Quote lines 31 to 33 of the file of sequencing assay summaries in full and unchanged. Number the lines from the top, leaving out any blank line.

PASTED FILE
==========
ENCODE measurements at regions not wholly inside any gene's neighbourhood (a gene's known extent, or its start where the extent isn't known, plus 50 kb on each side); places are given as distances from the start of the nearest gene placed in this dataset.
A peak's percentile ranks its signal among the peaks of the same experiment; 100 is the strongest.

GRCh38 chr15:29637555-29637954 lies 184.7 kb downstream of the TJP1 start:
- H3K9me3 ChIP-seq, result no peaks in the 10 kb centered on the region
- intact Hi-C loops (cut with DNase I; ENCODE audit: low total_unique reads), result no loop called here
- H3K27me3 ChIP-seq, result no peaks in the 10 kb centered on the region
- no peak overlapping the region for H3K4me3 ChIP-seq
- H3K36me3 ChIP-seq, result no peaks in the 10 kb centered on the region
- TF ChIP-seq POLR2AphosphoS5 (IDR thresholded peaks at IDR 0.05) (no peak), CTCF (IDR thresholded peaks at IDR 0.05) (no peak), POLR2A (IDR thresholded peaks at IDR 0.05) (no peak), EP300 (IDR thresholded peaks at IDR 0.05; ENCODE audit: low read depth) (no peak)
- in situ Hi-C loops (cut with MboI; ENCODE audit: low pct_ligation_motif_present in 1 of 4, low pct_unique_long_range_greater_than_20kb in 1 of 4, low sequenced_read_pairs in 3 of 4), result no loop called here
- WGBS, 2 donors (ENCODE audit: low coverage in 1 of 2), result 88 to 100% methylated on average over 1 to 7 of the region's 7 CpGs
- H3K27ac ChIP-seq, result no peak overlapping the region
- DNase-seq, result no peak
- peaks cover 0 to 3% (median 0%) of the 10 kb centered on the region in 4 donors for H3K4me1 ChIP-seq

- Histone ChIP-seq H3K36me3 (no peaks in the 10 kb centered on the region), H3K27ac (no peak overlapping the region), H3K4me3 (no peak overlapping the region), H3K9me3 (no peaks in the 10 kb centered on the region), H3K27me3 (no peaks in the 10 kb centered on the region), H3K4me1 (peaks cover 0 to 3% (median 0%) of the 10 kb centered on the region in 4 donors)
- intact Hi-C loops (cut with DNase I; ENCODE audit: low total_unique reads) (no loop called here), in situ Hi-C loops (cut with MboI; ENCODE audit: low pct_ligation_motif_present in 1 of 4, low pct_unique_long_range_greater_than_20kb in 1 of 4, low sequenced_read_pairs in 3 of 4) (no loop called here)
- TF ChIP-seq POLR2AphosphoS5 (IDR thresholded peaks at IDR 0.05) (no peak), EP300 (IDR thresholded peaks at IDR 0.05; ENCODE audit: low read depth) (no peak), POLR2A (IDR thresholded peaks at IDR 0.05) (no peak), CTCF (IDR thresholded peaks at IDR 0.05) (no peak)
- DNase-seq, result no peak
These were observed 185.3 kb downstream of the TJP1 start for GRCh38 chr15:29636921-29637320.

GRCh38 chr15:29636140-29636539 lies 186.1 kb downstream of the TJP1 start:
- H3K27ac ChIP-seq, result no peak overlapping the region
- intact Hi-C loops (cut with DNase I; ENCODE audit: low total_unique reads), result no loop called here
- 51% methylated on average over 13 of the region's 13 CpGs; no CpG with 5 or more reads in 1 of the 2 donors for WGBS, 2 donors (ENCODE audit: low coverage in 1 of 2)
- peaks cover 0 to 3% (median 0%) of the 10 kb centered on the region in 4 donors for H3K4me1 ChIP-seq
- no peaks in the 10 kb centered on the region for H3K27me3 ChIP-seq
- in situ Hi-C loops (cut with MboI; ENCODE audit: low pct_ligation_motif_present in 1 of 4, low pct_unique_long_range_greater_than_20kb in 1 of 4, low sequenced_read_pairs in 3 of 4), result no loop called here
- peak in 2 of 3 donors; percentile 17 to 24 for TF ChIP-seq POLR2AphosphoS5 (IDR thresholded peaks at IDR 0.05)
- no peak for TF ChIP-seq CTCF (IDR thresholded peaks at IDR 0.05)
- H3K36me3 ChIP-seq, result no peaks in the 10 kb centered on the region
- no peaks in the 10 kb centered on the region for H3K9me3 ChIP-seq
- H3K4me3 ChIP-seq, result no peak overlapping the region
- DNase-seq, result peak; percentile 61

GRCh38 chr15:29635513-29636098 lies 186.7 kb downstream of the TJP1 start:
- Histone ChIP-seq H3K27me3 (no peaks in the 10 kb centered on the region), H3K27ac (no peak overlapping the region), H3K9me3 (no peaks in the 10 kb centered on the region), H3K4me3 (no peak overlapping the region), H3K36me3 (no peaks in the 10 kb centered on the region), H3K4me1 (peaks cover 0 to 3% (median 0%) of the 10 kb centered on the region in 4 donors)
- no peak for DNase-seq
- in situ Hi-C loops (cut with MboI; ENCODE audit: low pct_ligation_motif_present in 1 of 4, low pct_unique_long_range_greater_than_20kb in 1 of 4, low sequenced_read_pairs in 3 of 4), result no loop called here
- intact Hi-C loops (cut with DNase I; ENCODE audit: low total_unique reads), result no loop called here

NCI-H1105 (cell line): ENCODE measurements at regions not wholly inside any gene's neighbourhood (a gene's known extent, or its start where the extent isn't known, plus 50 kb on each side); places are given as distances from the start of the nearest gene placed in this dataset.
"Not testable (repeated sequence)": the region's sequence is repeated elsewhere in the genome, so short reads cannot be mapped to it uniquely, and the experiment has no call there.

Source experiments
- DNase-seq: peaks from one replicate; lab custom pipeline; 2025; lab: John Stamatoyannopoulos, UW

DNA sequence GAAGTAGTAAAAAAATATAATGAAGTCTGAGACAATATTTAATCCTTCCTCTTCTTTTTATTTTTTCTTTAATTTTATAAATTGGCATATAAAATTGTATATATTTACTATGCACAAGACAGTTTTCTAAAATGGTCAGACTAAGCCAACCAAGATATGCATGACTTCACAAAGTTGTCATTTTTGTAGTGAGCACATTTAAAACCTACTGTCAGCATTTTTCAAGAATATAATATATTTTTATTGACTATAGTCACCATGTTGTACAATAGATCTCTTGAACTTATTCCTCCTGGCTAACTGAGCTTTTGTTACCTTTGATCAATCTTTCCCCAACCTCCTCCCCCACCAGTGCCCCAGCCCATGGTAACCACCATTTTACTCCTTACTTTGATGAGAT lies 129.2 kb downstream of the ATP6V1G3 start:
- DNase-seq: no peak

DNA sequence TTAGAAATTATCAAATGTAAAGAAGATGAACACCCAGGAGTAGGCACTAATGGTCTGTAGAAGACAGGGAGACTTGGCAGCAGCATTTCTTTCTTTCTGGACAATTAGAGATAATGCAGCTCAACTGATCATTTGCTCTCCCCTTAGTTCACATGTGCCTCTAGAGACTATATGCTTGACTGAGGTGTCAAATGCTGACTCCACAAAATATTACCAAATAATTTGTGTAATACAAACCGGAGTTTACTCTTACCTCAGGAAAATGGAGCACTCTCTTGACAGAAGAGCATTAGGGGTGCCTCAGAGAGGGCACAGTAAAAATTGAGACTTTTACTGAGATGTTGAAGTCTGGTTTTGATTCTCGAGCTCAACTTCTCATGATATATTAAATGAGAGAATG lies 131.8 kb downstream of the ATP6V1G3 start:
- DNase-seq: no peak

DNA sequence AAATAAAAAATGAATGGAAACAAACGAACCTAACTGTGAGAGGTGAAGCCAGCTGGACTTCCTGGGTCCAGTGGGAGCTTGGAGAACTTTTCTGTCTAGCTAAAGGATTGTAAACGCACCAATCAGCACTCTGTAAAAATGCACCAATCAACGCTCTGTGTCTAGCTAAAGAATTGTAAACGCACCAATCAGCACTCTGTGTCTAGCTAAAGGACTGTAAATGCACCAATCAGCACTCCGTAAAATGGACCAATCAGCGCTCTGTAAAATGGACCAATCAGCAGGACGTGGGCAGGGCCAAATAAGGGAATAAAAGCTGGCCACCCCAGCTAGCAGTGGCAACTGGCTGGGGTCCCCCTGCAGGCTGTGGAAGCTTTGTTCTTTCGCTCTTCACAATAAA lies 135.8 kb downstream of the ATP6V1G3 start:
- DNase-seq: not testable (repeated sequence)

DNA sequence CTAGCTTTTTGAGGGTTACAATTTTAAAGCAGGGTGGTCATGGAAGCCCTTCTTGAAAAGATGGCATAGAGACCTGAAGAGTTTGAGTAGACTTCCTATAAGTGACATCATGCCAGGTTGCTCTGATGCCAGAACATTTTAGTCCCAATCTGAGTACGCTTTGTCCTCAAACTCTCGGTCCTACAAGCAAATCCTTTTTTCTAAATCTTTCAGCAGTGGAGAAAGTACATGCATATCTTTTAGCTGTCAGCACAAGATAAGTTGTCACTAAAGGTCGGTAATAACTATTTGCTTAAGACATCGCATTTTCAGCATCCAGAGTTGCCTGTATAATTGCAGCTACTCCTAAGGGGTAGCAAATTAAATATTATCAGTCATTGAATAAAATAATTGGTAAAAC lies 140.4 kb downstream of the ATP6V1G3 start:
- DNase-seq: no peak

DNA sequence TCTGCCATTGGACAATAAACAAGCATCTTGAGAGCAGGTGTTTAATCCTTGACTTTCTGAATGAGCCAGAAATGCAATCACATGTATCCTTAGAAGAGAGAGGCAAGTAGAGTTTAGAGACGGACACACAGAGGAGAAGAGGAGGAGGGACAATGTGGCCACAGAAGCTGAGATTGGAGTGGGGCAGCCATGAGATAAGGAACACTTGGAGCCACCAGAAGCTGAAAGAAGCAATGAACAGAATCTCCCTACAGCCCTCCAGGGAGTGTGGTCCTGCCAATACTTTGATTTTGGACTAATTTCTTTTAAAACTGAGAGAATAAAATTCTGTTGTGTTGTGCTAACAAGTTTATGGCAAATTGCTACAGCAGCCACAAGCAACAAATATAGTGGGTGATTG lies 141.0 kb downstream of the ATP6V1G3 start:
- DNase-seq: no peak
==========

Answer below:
- H3K4me3 ChIP-seq, result no peak overlapping the region
- DNase-seq, result peak; percentile 61

GRCh38 chr15:29635513-29636098 lies 186.7 kb downstream of the TJP1 start: